The first two cards suggest a great deal of haste and rushing about, which might lead to some sort of legal complication or dealing with the system of Justice. The World card at the end of the sequence could mean that he will bring some important matter to a conclusion.
If we consider the elemental properties, the 8 of Wands is a Fire card (hot and dry), followed by an Air card (hot and moist). The double dose of heat in the combination of these two masculine cards implies a situation of expansive or excessive dynamic action. There is no cold to temper the enthusiasm.
Justice is a Major Arcana card associated with the Air sign Libra (hot and moist). The adjacent Knight of Swords also belongs to Air. A pair of adjacent cards of the same element stand out in a reading. Somehow a man riding hastily on his horse combined with Justice will set the stage for the month of August for this querent. This Knight has already received an extra dose of heat from the 8 of Wands and now receives even more heat from the Justice card. The Knight of Swords in this spread is “on fire”, and perhaps his excess haste will cause a problem for the querent. In addition, the Knight receives extra moisture (wetness) from the Justice card, which increases his adaptability and flexibility. Clearly this Knight is “supercharged” by its adjoining cards and dominates the reading. The elemental dignities reveal that the main issue in August belongs to the Knight of Swords and whatever he represents in the querent’s life.
Justice (an Air card, hot and moist) lies next to the World (an Earth card, cold and dry, associated with the restrictive planet Saturn); they have no primary qualities in common and do not support one another. If anything, the elemental dignities of the World next to Justice suggest some sort of problematic legal issue.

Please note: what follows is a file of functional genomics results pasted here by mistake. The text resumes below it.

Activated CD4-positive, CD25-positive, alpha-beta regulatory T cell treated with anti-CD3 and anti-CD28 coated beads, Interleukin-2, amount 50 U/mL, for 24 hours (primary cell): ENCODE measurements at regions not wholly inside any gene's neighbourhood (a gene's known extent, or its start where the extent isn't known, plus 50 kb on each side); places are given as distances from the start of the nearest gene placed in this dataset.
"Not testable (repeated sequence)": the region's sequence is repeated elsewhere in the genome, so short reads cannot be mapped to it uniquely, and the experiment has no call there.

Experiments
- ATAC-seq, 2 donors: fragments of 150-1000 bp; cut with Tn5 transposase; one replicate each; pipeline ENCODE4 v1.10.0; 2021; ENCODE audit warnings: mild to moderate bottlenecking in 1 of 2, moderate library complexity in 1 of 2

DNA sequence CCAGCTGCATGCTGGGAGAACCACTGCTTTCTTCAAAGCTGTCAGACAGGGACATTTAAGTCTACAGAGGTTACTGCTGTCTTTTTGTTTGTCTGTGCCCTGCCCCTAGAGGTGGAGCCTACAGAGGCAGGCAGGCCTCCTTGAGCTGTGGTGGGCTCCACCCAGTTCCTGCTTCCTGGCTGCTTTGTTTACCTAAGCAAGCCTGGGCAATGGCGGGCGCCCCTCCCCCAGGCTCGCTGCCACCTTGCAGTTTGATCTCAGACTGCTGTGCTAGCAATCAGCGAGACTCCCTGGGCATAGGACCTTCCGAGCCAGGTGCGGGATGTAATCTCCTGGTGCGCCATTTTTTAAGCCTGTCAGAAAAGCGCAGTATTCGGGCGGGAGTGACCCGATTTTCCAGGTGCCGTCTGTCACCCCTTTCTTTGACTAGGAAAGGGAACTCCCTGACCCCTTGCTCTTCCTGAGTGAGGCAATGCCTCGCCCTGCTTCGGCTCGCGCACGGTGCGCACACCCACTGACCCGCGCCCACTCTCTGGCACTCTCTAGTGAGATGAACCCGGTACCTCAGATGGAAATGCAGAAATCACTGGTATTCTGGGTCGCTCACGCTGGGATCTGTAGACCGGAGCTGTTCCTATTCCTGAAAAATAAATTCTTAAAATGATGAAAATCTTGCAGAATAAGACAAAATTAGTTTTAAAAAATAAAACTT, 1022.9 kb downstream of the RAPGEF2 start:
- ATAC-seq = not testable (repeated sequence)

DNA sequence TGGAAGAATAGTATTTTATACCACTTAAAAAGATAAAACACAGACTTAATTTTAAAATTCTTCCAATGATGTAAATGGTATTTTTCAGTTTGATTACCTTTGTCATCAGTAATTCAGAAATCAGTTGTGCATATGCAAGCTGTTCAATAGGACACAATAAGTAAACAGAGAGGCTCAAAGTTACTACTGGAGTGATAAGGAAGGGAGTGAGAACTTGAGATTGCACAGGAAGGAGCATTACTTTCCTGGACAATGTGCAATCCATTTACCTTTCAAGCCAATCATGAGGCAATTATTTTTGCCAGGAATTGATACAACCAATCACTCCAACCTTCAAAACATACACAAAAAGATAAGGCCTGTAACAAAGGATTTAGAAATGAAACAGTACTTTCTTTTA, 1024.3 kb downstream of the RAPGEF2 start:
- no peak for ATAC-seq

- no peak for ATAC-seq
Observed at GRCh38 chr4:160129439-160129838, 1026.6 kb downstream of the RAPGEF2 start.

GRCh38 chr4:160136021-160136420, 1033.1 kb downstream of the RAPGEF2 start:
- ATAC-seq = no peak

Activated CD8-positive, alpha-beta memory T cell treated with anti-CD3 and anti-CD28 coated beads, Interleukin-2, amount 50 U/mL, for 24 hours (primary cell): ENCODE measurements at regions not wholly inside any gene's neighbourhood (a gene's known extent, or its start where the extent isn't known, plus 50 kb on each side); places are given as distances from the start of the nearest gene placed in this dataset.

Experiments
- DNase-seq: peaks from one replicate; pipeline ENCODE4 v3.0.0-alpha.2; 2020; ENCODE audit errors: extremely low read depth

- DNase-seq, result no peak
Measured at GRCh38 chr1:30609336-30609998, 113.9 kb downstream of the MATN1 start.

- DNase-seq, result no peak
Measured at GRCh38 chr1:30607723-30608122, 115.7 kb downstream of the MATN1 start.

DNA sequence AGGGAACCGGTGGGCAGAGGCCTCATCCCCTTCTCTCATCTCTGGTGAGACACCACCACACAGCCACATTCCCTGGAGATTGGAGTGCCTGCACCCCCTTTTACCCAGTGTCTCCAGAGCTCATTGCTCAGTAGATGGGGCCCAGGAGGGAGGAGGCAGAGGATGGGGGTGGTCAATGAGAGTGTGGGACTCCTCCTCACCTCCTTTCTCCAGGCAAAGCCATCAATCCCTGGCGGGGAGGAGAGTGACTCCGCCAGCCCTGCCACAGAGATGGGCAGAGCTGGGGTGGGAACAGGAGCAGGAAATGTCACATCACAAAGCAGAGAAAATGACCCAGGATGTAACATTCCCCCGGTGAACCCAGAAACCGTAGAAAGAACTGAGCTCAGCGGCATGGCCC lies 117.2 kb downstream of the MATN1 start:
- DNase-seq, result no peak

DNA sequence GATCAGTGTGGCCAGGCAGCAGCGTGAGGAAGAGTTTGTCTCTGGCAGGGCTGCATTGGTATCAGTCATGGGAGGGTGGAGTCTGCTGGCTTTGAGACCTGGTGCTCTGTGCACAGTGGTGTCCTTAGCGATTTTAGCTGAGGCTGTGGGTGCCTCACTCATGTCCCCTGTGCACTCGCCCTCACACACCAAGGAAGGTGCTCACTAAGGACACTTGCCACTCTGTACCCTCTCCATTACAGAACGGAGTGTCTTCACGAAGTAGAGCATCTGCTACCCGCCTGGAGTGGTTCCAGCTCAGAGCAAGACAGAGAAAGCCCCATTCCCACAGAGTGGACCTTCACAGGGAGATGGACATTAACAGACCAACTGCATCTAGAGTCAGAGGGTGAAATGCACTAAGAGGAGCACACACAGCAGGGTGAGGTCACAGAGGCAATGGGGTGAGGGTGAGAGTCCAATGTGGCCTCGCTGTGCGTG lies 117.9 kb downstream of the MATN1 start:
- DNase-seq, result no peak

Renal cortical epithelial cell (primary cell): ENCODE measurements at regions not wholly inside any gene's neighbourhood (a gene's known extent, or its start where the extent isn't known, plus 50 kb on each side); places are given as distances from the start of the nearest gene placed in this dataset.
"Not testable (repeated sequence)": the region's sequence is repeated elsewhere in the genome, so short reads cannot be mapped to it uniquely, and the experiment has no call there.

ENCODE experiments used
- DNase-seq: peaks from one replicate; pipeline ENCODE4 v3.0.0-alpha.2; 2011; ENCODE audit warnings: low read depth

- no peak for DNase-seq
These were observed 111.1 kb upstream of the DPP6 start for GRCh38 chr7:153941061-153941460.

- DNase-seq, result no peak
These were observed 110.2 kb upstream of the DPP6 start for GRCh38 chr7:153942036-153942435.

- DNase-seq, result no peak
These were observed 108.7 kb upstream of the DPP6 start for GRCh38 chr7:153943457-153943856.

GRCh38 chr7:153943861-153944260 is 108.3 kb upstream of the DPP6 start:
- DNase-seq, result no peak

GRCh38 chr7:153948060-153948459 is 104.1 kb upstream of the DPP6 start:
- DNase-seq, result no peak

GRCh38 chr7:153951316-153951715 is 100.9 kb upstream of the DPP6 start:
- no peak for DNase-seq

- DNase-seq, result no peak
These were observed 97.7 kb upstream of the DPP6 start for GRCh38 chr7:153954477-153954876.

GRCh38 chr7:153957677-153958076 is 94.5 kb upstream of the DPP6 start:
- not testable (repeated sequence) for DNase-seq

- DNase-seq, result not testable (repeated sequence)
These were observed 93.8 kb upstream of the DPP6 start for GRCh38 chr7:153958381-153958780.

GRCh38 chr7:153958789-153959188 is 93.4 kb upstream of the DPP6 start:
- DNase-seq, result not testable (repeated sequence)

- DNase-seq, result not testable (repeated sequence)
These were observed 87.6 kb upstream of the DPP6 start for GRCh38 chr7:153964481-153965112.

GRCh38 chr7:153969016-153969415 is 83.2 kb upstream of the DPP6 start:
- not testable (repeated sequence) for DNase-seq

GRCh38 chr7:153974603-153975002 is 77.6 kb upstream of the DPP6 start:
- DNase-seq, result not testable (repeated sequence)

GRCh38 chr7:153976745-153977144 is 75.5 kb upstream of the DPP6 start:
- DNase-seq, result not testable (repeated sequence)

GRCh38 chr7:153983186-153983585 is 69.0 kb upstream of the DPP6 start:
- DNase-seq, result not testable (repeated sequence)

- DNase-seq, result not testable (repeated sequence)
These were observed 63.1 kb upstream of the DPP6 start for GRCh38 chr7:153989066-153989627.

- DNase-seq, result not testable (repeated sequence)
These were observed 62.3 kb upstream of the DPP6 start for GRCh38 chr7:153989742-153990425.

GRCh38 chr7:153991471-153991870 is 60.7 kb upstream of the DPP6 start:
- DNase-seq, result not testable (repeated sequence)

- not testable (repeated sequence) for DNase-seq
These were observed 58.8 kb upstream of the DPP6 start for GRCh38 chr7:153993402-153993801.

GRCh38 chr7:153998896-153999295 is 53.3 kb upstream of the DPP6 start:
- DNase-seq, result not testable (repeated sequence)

Here’s what happened. A few days after the reading the querent was riding his bike late at night in the city where he lives. A car, traveling too fast for the city street, swerved to miss the querent on his bike but ended up hitting him anyway, destroying the bicycle and leaving the querent with muscle sprains and spasms but fortunately no broken bones or head injuries. It turned out that the driver of the car, a young man, had been drinking and driving too fast and did not have auto insurance. This led to legal complications because the querent needed to have the treatment for his injuries paid for. In the end, the driver agreed to pay the medical bills to avoid being taken to court to cover the cost of medical treatment.
Addendum: 19 February 2022:
I have noticed that some modern tarot books and YouTube videos have misrepresented the original Golden Dawn method of using elemental dignities. By way of clarification: in the Golden Dawn approach, Fire and Water are contrary elements or “enemies”, as are Air and Earth; such combinations greatly weaken and ill-dignify the cards involved. On the other hand, cards of the same suit (or element) greatly strengthen each other for good or evil. All other combinations are friendly, not neutral. Specifically, Air is friendly with Water and Fire, and Fire is friendly with Air and Earth. The Golden Dawn had only 3 categories of influence by elemental dignity: greatly strengthening, greatly weakening, and friendly. The idea of neutrality, mentioned in some modern texts and videos, appears to be a misconception of the original method.
All original material in this post is copyright Anthony Louis 2022.